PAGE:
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By Kristina Pritchett

On a recent morning, Emily Burton crouched down to the sand and pushed aside small rocks on one of her trips to Capistrano Beach. Moving slowly farther north, she suddenly stopped and reached out, standing to full height with a bright piece of green sea glass. Colorful finds are good for her business.

“One time I found a pink piece,” Burton said as she walked down the sand. “That one was so unique so it was probably my favorite.”

At home, the 24-year-old Dana Point resident said she has gallon-sized Ziploc bags of blue, green, brown and white pieces of sea glass, though she’s careful to say she’s not a hoarder. Collecting gems of the seashore has just been a hobby she’s had since she was a little girl, which she’s now trying to turn into something more.

“I grew up collecting sea glass,” Burton said. “I had tons of it, and it came to the point like, ‘OK, I need to do something with this.’”

So one day she went into an arts and crafts store while at college at Cal State Monterey Bay and looked at the jewelry-making supplies. There, she figured she could turn her collections into jewelry.

“I never made jewelry before this in my life,” Burton said. “I’ve never had a class; I just kind of figured it out. I made two necklaces that first day.”

Burton said while she finished her last semester at school, she quit her part-time job and instead held jewelry parties to sell her pieces.

Three years later and she’s returned to Dana Point selling her items on Etsy, and she attends different markets and fairs throughout the area.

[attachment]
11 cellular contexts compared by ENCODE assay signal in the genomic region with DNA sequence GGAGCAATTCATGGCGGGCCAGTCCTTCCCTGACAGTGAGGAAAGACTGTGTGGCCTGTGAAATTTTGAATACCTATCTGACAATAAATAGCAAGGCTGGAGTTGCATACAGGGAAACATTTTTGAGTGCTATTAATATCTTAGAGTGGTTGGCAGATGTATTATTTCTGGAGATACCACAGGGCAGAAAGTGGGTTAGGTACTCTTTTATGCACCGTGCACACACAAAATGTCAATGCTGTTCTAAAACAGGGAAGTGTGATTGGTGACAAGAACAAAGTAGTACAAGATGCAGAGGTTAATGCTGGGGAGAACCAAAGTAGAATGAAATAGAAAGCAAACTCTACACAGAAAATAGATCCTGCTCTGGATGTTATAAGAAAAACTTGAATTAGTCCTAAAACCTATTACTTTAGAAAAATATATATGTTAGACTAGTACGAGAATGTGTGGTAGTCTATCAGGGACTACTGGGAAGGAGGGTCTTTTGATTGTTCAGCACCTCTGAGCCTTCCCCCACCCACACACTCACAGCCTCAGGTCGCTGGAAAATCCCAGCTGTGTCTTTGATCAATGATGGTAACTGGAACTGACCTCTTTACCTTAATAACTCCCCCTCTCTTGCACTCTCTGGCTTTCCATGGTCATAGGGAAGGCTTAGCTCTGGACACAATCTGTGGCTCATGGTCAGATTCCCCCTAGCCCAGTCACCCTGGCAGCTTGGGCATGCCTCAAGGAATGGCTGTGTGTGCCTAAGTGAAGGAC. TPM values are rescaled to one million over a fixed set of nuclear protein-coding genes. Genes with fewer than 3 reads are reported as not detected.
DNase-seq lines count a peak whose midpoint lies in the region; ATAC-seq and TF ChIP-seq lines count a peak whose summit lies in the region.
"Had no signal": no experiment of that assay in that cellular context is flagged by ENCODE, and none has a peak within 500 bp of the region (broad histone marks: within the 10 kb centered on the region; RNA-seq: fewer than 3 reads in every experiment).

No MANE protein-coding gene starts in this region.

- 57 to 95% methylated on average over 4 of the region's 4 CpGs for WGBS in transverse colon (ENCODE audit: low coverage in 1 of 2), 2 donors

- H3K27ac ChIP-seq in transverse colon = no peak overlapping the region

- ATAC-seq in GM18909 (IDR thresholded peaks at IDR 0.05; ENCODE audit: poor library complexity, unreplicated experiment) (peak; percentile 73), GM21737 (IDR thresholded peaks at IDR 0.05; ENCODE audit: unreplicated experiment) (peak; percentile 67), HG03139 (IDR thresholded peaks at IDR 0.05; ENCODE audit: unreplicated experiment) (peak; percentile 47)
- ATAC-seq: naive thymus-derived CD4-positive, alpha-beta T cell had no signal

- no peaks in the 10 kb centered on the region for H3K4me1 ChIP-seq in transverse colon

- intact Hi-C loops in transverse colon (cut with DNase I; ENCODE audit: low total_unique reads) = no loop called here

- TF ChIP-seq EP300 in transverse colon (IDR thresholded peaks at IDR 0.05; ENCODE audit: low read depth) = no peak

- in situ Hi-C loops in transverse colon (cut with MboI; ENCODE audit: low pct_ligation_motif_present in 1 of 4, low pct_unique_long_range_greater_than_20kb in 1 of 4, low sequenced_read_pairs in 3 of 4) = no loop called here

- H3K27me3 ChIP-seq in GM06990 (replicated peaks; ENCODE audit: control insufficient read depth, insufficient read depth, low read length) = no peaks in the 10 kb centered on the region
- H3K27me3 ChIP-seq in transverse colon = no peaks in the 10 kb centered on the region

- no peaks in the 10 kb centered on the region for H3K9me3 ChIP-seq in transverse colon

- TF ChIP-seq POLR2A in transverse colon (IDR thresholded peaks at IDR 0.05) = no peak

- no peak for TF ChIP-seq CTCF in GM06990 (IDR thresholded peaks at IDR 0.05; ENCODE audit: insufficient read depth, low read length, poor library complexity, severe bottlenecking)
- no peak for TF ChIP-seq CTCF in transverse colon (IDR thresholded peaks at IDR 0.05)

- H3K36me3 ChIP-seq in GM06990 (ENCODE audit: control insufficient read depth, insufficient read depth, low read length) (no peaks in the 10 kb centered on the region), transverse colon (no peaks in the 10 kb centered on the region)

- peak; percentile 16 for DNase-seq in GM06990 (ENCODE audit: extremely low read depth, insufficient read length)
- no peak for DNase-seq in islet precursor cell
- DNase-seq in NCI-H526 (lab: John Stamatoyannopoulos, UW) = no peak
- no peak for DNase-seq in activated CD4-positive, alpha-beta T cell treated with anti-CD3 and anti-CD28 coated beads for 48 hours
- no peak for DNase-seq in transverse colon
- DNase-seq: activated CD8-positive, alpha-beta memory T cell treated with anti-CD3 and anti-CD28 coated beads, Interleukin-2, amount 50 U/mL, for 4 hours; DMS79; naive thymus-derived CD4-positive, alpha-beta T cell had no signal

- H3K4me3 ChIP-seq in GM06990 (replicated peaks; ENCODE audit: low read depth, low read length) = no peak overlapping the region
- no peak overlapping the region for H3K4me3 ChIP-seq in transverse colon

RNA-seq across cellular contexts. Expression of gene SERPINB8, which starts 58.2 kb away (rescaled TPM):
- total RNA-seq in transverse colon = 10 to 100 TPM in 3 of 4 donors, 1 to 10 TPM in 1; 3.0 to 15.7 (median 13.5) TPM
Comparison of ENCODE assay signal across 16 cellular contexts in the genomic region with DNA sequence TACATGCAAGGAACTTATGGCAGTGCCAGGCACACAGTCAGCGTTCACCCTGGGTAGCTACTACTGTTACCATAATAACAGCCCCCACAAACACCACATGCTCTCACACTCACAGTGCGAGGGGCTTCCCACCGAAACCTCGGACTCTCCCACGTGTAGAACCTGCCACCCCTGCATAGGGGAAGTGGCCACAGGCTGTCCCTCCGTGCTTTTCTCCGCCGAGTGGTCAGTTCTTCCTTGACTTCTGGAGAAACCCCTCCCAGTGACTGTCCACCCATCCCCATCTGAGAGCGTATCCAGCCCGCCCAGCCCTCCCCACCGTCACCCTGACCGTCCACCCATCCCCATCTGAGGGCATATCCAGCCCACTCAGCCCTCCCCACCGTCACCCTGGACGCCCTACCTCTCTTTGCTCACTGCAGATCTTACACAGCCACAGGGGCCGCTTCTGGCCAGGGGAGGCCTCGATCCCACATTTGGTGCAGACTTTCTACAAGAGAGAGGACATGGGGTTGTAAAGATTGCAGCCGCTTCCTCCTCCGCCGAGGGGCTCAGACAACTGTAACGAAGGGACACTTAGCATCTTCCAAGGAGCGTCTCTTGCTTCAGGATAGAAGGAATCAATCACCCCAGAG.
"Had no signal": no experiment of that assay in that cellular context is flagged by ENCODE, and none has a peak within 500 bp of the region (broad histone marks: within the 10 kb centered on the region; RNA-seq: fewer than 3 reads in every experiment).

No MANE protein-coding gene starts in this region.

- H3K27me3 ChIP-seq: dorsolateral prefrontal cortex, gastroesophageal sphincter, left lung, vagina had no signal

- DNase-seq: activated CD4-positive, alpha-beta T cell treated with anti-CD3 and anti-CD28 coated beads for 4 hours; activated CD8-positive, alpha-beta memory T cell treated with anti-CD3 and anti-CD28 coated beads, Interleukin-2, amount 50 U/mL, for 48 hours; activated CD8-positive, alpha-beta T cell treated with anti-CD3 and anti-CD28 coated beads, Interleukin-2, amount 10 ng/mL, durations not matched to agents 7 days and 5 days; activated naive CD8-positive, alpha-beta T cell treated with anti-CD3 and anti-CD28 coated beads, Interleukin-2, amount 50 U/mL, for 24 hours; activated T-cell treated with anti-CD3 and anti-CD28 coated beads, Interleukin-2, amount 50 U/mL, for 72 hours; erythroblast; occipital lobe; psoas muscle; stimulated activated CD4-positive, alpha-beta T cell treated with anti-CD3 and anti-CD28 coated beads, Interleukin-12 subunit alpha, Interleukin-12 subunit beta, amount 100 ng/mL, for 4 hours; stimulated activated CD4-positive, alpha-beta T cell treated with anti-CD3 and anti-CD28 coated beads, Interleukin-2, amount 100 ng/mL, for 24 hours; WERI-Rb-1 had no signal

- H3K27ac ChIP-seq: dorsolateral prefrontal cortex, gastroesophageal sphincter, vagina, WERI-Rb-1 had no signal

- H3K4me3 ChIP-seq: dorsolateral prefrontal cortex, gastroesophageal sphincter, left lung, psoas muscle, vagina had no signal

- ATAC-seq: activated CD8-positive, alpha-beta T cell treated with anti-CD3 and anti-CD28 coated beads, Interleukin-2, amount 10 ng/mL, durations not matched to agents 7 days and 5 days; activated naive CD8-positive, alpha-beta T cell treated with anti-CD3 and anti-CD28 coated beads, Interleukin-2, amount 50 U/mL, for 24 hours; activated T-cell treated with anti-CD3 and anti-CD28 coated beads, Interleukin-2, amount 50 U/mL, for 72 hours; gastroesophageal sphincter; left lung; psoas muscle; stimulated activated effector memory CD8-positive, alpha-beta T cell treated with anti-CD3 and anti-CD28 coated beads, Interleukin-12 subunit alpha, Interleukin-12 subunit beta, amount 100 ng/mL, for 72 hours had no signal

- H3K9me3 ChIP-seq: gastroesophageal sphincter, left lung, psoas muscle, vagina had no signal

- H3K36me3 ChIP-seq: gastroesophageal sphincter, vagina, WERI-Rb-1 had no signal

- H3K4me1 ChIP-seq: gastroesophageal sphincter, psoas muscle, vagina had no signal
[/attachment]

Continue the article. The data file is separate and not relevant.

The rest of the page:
“It’s fun to sell to the customers face-to-face,” Burton said. “It’s nice to talk to them and see what their style and likes are.”

On Tuesday, she created a necklace with a green piece of sea glass while kids played on the sand at Capo Beach.

She said it doesn’t take her a long time to create the pieces, but some items do require more work than others.

“The earrings can (take time); no two pieces will be the same, but I like to try and match them as best as I can,” Burton said.

Every item of jewelry she makes has a piece of sea glass that she’s collected. Some have wires wrapped around the glass, which is attached to a chain. Others, like her bracelets, have a hole drilled through the glass with a charm to overlay it.

“My ultimate goal is to make this into a full-time business,” Burton said. “For now it’s a fun side hobby. I love sitting there and creating something with glass. I love the idea of repurposing it.”

Burton graduated with a degree in business and hopes that can help her to expand one day.

She said she typically goes out on the beach once or twice a week and can spend an hour or two scouring the sands.

“I probably look crazy to some people. I have this method and I zigzag across the beach,” Burton said.

Her jewelry prices start around the $15 mark, and Burton said she wants to ensure that her pieces stay affordable.

She said she would like to take a class to learn how to solder the jewelry, but for now she’s focusing on her other jobs and selling the pieces to as many people as she can.

Her pieces can be found on her Instagram, @seagemsbyem, or her Etsy account at

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